Without loss of generality, we will discuss communication technologies applied to AMI and WAMS for illustration. AMI and WAMS constitute most of the communication infrastructure in the smart grid. Other communication networks can be explored based on the ones applied to AMI and WAMS with slight modifications.
AMI is one of the most important infrastructures in the smart grid. The communication networks of AMI in the smart grid generally consist of home‐area networks (HANs), neighborhood‐area networks (NANs), and a wide‐area network (WAN). An overview of AMI is shown in Figure 2.5. A HAN is established within a household, connecting a smart meter and smart appliances with sensors and actuators. Smart meters upload metering data to data aggregate units (DAPs) that are deployed in a neighborhood. A NAN is formed by DAPs and smart meters in a neighborhood. Metering data is finally gathered by the metering data management system (MDMS) through the high‐speed WAN. MDMS will provide storage, management, and processing of meter data for proper usage by other power system applications and services.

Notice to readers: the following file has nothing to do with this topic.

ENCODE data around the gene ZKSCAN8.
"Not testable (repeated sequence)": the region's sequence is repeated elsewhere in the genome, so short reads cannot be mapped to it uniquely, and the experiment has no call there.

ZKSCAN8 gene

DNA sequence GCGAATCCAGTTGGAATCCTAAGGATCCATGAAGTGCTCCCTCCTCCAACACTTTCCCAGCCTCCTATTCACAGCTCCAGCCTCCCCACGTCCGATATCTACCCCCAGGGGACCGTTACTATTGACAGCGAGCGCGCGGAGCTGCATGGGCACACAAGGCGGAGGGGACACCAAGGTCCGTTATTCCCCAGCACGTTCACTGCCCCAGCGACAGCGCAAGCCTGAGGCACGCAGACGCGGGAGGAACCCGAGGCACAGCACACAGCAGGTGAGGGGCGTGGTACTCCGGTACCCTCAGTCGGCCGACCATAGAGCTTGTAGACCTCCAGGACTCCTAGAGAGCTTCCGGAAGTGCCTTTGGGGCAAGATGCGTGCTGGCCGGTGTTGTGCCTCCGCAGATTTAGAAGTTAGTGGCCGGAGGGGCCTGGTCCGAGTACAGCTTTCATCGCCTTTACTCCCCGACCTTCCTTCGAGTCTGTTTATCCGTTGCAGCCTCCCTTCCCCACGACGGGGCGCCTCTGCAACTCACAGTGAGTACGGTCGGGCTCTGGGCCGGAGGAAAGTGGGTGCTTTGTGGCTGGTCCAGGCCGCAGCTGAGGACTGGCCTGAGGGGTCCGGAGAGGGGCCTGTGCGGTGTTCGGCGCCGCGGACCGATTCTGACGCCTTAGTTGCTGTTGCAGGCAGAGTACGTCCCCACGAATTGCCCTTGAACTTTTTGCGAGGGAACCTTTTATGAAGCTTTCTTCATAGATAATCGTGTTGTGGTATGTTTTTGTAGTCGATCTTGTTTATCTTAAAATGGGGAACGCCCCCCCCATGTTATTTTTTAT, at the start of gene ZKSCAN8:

Wireless technologies have been widely used in the last‐mile communication systems (i.e. HANs and NANs) in the smart grid [25, 26, 53–55] because of their flexibility in deployment and environmental adaptiveness, especially in extreme situations. A HAN is similar to a local‐area network. Numerous works have been proposed to study HAN as a network with a small coverage area and a low rate of data transmission, including a single smart meter as the collector and several smart appliances. Both wireless and wire‐line technologies can be applied to HANs. As shown in Table 2.1, wireless transmission technologies include Wi‐Fi, Bluetooth, ZigBee and Z‐Wave .